School yard bullies, once caught, face consequences ranging from detention to expulsion. Gang thugs, once arrested, face various types of probation or jail time. Rogue nations, once armed and attacking innocent neighbours, face the combined might of one or more of the world’s strategic alliances. But when a country slaughters its own, those civil wars are watched passively—internal disputes are best left alone in case the wrong “side” emerges victorious and imposes sanctions on those governments who backed the losing horse. (And where would the U.S. be without its defining years of internal carnage?)
And so to Darfur. At the most simplistic level, it’s the battle of brown vs. black/Arabs against Africans. The Khartoum government seems nonplussed by the pillage, rape and massacres committed by the Janjaweed (literally, “devil on a horse”), who are frequently seen in the company of government troops and whose weaponry and supplies must come from somewhere …. The ill-equipped Sudanese Liberation Army is no match for loot-driven rebels that don’t expect an official investigation of their activities any time soon.
Former Marine Captain Brian Steidle becomes the eyes and ears of a desperate situation in this disturbing documentary by Annie Sundberg and Ricki Stern. The naïve soldier exchanges his rifle for a camera and travels to Sudan in 2004 to begin a contract as a military monitor of the recently signed ceasefire—a few pieces of paper which, apparently, put an end to the two-decade civil war.
His gig doesn’t include Darfur directly, but when the African Union is empowered to take an on-the-ground look at the growing reports of atrocities in the western region of Sudan, Steidle volunteers to assist. And so begins his tour of hell where he chronicles death and destruction that few could imagine. There’s no oil pipeline in Darfur (that’s further east—built and protected by the Chinese to help feed their insatiable addiction to fossil fuels and repression of human rights) so despite telling his story to the world (first via an Op/Ed-with-photos piece by Nicolas Kristof in the New York Times), the initial outrage fades in a commercial twinkle of George Bush’s eye. Why spend billions to save innocent lives when there’s no measurable payoff? Despite hoping that the story would spark immediate action and the accompanying photos would “nag at people,” nothing changed.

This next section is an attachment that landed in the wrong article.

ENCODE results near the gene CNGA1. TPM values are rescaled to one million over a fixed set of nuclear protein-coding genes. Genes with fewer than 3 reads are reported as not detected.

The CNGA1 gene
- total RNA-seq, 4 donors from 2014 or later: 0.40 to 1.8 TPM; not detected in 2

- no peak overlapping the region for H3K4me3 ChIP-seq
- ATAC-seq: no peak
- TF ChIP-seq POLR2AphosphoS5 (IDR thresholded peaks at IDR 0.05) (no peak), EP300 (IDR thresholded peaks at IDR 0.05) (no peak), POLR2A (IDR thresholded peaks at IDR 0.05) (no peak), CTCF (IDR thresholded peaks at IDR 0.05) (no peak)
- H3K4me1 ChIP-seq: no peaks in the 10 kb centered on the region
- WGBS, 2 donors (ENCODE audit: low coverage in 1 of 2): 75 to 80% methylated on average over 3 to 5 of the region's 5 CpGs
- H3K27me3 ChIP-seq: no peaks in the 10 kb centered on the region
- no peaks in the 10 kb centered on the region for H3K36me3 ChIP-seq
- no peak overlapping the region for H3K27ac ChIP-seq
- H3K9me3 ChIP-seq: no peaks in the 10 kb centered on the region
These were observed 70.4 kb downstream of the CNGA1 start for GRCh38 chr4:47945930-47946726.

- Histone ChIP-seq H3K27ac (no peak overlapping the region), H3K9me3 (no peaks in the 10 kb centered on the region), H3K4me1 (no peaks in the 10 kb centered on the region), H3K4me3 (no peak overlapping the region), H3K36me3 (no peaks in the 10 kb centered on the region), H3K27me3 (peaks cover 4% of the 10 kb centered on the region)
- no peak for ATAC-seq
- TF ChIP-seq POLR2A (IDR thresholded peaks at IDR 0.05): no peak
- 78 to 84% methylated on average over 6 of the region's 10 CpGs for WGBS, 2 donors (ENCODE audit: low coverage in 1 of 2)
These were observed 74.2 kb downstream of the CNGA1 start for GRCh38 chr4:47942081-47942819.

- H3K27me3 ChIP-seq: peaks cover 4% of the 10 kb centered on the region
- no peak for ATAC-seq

Disappointed but determined, Steidle soon heads for Chad with Gretchen (his older sister, confidante, and Chairman, Founder & President of Global Grassroots) to visit the refugee camps where hundreds of thousands of displaced Darfurians have fled. Here, the survivors recall the death of loved ones and the tactic of using rape (euphemistically referred to as violence) as a tool. But their own lives and sexual dignity are still at risk when venturing beyond the squalid camps in search of scarce firewood.
Back Stateside, Steidle becomes a spokesperson for the Save Darfur Coalition and begins touring the country to give speeches to small audiences in hopes that if those present write to their congressmen and tell their neighbours, then action will finally be taken. (Just what that might be is never made clear.)
The rally on the Mall (Washington, D.C.) is a great success in terms of turnout (including Senator Barack Obama who voices his outrage and support for an intervention) and slogans (“Smoke the Janjaweed, Save Darfur”), but still nothing happens.
A trip to Rwanda—12 years later—to learn how to end genocide (even when the “g” word was proclaimed by Colin Powell et al, nothing happened) fills the screen with the lime-preserved bones of the helpless victims. A visit to the International Criminal Court in The Hague offers the promise by prosecutor Luis Moreno-Ocampo to find enough evidence to charge those who were most responsible and bring them to justice. When the first case is announced (December 2006) the Sudanese Ambassador to the United Nations, Abdelmahmood Abdelhaleem, dismisses the charges as “politically motivated.”
The film, like most other media discussing the issue, gives its call to action in a moving and emotional manner. Paul Brill’s score—particularly the English horn innocence during a dusty soccer match of kids—reinforces the travesties with subtle distinction. To balance the chilling reality of the powerful having their unabated way with the miserably weak, the faces of carefree children mugging into the camera are welcome balms on the wounds of systemic depravity. But didn’t all of those behind these horrific acts begin life as sweet souls too? JWR